Keep in mind that opening new credit cards can temporarily lower your credit score. So if you are looking to buy a new home or car in the next three to six months and need to take out a loan, hold off on getting any new cards.

Closing any credit cards will also lower your total outstanding credit limit, which impacts your credit usage ratio.

If you are closing a card, make sure to call the bank and ask to convert to a no-fee card. This card can then sit at the back of a drawer unused. Or, move the open credit to another card with the same bank to keep your total available credit as high as possible.

Finally, opening and closing a lot of cards quickly may lower your score. It can also lower your average age of credit, another important credit metric. I

Instead of opening and closing cards quickly, try to keep them open as long as possible if they are not charging you a big fee. That will help your score increase over time.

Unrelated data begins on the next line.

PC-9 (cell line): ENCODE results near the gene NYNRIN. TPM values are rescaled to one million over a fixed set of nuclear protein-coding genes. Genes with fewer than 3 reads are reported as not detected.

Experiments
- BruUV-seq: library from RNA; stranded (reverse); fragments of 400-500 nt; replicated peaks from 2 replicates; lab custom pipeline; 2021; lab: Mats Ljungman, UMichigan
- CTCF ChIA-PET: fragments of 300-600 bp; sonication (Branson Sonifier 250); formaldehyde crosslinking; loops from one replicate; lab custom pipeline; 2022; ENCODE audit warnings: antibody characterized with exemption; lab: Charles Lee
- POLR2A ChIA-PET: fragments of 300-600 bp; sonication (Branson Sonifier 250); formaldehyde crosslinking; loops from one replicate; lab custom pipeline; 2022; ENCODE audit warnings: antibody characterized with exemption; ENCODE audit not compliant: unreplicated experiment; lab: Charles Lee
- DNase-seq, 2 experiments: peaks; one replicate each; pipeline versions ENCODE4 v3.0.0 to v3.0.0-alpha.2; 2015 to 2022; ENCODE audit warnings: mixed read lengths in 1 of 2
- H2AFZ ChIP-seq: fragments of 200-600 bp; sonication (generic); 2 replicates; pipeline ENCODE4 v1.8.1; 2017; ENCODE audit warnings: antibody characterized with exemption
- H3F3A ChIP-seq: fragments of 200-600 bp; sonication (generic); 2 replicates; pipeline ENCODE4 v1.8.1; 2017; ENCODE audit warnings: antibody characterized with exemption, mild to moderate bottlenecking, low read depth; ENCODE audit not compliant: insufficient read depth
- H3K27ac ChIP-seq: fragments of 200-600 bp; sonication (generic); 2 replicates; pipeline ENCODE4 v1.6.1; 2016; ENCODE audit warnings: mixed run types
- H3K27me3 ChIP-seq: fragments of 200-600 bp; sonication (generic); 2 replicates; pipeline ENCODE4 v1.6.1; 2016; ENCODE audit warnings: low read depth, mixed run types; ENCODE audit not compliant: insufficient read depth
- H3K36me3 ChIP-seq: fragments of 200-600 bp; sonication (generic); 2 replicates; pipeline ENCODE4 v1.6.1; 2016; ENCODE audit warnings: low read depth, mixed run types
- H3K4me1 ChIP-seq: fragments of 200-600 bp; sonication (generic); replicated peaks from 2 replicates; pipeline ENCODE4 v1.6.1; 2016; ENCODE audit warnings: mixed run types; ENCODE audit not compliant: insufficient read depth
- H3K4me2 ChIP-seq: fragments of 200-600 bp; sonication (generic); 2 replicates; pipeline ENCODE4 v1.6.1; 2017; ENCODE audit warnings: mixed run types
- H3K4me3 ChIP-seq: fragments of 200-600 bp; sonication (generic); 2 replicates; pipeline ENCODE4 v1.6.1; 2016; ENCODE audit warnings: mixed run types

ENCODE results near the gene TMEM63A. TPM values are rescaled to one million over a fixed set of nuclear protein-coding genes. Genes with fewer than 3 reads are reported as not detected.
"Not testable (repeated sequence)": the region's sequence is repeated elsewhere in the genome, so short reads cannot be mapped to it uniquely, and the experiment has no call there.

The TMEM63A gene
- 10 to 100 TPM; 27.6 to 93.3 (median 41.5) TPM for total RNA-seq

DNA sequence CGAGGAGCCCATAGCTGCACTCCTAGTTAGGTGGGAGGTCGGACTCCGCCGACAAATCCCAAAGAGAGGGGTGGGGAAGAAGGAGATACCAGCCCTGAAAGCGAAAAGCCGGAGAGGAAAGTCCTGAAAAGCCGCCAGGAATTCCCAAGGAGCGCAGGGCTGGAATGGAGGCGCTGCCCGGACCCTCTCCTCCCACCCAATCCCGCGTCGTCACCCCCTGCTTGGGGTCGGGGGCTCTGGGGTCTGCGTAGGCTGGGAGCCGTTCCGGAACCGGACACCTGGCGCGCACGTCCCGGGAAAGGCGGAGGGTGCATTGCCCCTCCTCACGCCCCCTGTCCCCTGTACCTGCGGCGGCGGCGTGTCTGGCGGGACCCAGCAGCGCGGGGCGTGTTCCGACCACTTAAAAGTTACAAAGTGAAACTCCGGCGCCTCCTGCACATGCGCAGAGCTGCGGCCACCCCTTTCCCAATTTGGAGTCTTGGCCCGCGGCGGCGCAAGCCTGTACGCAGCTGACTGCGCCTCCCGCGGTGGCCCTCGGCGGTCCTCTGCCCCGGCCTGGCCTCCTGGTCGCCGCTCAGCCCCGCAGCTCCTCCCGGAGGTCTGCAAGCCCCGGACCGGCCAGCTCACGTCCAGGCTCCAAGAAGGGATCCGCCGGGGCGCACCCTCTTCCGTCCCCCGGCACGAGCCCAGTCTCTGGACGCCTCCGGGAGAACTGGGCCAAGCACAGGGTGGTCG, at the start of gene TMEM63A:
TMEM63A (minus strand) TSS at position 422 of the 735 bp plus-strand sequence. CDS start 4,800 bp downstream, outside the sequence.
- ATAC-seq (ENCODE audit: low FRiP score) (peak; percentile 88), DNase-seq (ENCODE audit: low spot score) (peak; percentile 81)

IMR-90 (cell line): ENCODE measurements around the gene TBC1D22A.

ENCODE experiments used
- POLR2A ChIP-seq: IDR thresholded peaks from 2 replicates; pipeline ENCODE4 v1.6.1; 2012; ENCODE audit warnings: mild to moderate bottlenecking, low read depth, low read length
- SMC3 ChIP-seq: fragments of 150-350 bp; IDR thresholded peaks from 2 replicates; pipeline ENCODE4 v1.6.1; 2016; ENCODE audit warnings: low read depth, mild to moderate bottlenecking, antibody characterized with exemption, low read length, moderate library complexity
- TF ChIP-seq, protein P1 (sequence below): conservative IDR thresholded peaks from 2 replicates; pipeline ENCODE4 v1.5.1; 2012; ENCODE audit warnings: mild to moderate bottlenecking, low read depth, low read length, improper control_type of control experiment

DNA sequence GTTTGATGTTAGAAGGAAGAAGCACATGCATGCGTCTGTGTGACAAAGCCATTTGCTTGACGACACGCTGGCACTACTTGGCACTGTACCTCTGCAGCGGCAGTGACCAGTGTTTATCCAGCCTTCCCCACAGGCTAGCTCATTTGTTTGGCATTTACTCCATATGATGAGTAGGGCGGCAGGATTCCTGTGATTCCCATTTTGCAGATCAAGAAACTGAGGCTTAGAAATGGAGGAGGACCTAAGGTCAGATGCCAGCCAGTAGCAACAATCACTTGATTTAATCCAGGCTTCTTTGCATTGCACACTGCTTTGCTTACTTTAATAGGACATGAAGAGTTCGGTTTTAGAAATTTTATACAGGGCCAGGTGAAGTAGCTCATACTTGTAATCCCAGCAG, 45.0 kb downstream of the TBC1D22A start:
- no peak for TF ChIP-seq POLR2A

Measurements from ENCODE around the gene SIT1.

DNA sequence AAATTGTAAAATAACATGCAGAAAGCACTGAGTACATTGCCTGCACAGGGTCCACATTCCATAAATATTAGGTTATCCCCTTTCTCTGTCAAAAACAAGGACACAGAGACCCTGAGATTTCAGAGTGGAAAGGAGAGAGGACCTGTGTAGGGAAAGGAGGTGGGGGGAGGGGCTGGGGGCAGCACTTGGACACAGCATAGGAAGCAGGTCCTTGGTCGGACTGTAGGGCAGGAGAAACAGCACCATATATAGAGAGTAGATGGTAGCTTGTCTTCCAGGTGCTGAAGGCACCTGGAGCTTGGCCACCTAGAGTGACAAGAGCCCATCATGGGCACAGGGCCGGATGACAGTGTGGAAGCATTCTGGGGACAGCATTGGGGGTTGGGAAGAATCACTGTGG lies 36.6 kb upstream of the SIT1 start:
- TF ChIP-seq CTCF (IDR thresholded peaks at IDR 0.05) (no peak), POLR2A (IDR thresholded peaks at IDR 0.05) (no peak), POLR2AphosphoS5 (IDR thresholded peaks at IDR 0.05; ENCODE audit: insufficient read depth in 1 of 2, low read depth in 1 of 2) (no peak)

Since I started “churning” rewards credit cards, my score has increased by about 100 points!

Start small with credit card rewards

The world of credit card rewards is big and has amazing potential. But there’s also a lot of confusing rules you have to wade through.

With so much to learn, it is best to start slowly and build up from there. Pick one favorite card, and when you get it down, start to expand to other rewards cards.

The sky’s the limit, so spend responsibly and enjoy all of those free credit card rewards!

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Published in Credit Card Debt, Credit Cards, Debt,